Pregnancy monthFocus of abnormalitiesOccurring symptoms
    1Eyescongenital cataract (Cataracta congenita)
    facultative glaucoma (glaucoma)
    small eyes (microphthalmia)
    back of the eye changes (pseudo-RP)
    2Heartheart septal defects
    CNSlow brain volume (microcephaly)
    retardation, epilepsy
    motion disorders
    3internal earsensorineural hearing loss

    Table 2: Abnormalities in Gregg syndrome [2].

  4. Rett syndrome (RS)
    Rett syndrome[7] is a disorder so far observed only in girls, probably inherited in an X-linked dominant manner, in the course of which there are brain atrophy (atrophy of neural tissue in the brain) as well as other changes in the brain. Manifestation occurs between 6th month of life and 4th year of life. The effects are:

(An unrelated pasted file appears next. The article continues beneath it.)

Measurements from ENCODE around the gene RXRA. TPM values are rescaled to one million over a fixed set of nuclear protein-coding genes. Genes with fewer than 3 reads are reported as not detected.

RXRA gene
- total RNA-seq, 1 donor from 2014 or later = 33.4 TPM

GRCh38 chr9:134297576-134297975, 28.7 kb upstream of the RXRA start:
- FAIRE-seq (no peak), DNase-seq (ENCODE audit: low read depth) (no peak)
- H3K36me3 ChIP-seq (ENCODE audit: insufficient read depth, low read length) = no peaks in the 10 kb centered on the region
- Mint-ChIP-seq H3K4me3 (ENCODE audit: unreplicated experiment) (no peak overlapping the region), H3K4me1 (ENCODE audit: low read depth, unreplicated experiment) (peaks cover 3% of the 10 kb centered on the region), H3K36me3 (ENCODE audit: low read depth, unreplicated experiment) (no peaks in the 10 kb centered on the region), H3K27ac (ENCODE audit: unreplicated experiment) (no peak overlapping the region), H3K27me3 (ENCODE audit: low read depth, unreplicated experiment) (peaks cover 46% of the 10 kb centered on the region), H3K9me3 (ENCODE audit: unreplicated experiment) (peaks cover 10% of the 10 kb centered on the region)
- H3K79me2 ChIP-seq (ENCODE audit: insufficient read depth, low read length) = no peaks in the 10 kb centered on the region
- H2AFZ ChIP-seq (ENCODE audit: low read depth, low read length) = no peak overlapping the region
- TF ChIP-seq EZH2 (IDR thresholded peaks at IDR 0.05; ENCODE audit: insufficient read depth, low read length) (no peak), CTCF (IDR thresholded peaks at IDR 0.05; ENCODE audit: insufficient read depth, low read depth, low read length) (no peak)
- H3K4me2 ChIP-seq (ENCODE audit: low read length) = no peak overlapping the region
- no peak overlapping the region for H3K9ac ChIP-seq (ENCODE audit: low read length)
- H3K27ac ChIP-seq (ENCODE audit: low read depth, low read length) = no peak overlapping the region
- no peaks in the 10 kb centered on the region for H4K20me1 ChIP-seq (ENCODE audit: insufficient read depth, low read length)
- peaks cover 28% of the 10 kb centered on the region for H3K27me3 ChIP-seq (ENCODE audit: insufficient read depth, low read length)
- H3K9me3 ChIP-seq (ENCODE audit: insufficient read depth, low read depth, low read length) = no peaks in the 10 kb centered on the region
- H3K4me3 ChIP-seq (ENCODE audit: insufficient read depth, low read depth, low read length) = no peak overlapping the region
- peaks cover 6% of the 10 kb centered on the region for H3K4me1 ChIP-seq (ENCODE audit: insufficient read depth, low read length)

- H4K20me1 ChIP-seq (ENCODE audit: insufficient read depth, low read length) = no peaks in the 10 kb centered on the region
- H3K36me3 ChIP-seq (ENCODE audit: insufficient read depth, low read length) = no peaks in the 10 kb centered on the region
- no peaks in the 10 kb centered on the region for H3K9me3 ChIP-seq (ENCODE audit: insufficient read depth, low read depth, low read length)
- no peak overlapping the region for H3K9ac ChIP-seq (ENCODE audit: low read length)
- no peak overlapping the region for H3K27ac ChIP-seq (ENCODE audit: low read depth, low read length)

• Epilepsy
    • Delays in growth
    • Loss of previously acquired skills
    • Stereotyped hand movements (washing, kneading)
    • Gait disturbances (wide-legged, stiff)
    • Apraxia (also affects speech organs and eye movements)
    • Loss of verbal communication
  5. Usher syndrome
    Usher syndrome is an autosomal recessive inherited disorder with the main symptoms:

    • Progressive hearing loss in childhood and adolescence.
    • Retinopathia pigmentosa (retinitis pigmentosa), occurring years later
    • Failure of the vestibular nerve (part of the vestibulocochlear nerve = VIII. Cranial nerve, which innervates the vestibular system).
    • Epileptic seizures (possible)

    Usher syndrome is a major cause of deaf-blindness.

  6. Persistent vegetative state (PVS) and locked-in syndrome